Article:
On Monday's CBS Evening News reporter Rita Braver noted that while the President was being sworn in, "White House aides were putting the finishing touches on the plan he'll propose tomorrow in the wake of he controversy over Democratic fundraising. The President will also announce new rules tightening up contributor's access to the White House."
It's as if these guests showed up unannounced and Clinton was forced to accommodate them.
Dan Rather opened
the January 21 CBS Evening News:
As a "Day of
Dishonor" chyron was displayed, Tom Brokaw opened NBC Nightly News:
On ABC's World
News Tonight Peter Jennings told viewers:
Stop the tape. "As you know..." How would World News Tonight viewers know about major developments in the Democratic fundraising scandal. They have yet to mention the Lincoln Bedroom as Motel 6 news. As noted in the January 16 and 17 CyberAlerts, NBC Nightly News and ABC World News Tonight have failed to report several recent revelations, including:
-- Last week Vice
President Al Gore admitted to the AP that he used "a poor choice of
words" when he insisted an April 1996 fundraiser at a Buddhist Temple
was nothing more than a "community outreach" event. The AP noted
that three days before the event the DNC sent Gore a memo explaining how
he should "extend appreciation for participant support and inspire
political and fundraising efforts."
ABC's John Donvan did conclude his piece by noting: "...The new rules look like serious reform. The only question is how good the Democratic Party will be at enforcing them after a 1996 campaign when millions in illegal and improper contributions reached the party coffers and had to be sent back."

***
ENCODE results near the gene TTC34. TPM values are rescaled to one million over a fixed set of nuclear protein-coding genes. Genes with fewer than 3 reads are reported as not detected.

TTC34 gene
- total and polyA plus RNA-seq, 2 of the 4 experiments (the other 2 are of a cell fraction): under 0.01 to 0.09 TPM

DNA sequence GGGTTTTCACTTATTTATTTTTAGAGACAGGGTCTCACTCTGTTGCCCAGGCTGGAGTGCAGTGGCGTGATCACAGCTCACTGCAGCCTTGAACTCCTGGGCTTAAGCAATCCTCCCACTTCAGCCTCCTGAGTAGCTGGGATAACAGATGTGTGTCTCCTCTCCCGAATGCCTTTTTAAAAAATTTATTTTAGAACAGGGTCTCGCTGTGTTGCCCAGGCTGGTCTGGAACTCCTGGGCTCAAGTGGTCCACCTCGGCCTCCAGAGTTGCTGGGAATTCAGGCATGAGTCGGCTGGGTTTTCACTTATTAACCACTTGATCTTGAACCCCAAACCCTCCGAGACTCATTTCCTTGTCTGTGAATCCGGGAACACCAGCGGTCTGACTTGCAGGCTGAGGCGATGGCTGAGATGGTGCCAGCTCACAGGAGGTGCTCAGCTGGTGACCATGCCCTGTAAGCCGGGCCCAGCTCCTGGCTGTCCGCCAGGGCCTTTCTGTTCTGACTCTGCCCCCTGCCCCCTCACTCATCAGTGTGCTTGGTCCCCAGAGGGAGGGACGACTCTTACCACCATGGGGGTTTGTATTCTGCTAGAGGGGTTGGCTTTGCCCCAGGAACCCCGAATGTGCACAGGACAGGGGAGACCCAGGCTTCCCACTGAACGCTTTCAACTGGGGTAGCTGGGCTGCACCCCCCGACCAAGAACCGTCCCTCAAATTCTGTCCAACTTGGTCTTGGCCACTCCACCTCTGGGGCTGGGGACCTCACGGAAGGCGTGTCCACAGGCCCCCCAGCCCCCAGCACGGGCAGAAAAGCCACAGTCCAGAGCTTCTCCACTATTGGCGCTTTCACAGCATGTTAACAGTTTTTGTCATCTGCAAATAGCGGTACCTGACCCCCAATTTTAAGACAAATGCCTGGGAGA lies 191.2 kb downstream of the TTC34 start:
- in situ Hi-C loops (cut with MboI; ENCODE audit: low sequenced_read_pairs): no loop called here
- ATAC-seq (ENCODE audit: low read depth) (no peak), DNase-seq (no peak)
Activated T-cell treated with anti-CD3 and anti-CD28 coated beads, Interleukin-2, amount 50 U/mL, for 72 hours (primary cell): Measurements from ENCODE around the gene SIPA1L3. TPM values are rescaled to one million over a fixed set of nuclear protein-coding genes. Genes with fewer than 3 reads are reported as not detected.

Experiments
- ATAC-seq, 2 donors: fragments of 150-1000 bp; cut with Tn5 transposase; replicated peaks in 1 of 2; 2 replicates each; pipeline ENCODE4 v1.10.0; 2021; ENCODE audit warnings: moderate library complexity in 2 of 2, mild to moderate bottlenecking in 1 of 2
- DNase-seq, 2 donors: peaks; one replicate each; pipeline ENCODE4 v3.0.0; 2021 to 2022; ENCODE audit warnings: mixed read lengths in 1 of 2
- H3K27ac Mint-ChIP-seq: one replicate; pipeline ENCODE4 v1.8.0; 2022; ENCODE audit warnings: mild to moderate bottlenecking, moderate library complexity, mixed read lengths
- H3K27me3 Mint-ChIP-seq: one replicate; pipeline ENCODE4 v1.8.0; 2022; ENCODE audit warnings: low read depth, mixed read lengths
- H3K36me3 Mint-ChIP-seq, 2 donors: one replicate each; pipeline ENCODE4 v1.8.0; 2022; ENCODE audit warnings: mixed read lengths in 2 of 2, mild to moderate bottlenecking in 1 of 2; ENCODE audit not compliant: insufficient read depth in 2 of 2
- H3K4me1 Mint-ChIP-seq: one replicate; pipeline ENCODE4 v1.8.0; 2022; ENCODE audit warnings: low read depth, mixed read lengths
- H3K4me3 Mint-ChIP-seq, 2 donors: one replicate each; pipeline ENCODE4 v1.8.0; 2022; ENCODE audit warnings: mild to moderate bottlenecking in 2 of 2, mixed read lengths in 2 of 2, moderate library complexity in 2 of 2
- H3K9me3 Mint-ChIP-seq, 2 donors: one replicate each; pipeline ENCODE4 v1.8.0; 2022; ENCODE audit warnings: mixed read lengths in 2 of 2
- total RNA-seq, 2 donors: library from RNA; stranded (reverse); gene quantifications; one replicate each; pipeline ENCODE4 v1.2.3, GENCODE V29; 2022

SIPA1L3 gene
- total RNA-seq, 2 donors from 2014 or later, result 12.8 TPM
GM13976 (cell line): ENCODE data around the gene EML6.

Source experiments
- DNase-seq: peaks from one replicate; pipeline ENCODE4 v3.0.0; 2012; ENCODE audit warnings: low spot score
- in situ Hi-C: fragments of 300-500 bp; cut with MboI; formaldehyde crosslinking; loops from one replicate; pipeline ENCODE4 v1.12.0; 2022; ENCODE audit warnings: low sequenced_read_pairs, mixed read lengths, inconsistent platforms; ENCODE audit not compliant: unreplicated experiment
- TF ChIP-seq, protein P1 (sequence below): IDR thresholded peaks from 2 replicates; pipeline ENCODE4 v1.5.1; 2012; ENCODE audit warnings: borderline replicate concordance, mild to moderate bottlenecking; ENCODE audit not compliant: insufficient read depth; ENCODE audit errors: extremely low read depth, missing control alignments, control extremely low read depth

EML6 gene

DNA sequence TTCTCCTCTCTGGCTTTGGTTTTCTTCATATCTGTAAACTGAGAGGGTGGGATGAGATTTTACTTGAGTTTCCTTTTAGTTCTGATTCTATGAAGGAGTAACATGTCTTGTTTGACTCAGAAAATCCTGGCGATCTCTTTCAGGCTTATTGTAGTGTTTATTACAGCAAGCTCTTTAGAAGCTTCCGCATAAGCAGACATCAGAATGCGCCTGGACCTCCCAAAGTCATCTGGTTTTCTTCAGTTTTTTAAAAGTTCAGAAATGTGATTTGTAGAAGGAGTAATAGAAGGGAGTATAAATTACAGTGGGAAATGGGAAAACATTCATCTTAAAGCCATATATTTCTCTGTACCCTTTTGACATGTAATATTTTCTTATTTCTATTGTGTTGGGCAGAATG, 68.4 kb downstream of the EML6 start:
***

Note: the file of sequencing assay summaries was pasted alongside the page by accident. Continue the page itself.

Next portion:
And NBC's Miklaszewski was the only one to report that "The Democrats problems are far from over. The Republican Chairman of the House Rules Committee sent a letter to the FBI today asking it to investigate whether some of those foreign contributions may have been a part of espionage against the U.S."
Sounds like a good subject for an investigation by NBC News, or at least an explanatory story. But don't count on it. In a January 17 USA Today story reporter Martha Moore relayed the perspective of NBC's Russert: "The test facing the media may be to not spend all its time covering scandals. 'Do we just become totally overwhelmed with the news of scandal, and forget that all the things we talked about during the campaign -- Medicare, balanced budget and Social Security -- are still going on?' asks NBC's Tim Russert. 'The scandals will eventually be resolved,' but the issues 'will have a lot more impact and consequence.'"
Time magazine decided to equate Newt Gingrich with former House Speaker
Jim Wright who used royalties from bulk book sales to pocket money and
circumvent honoraria limits. Richard Lacayo concluded his piece in the
current (January 27) issue:
Back on January 3 MediaWatch Associate Editor Tim Graham debated Eleanor
Clift on MSNBC about coverage of scandals. Here's one exchange in which
Clift was not fully forthcoming:
Let's go to the videotape. On the November 18, 1995 McLaughlin Group Clift declared: "Newt Gingrich teaching manners is like Charles Manson teaching nonviolence."
Speaking of bizarre analogies, we normally don't follow Morton Kondracke
of Roll Call since he's not with a major news outlet, but here's his
argument on how Gingrich's punishment was too soft, as expressed on the
McLaughlin Group this past weekend:
Well, at least it's not as bad as Sam Donaldson comparing Mr. Newt to Lenin.
-- Brent Baker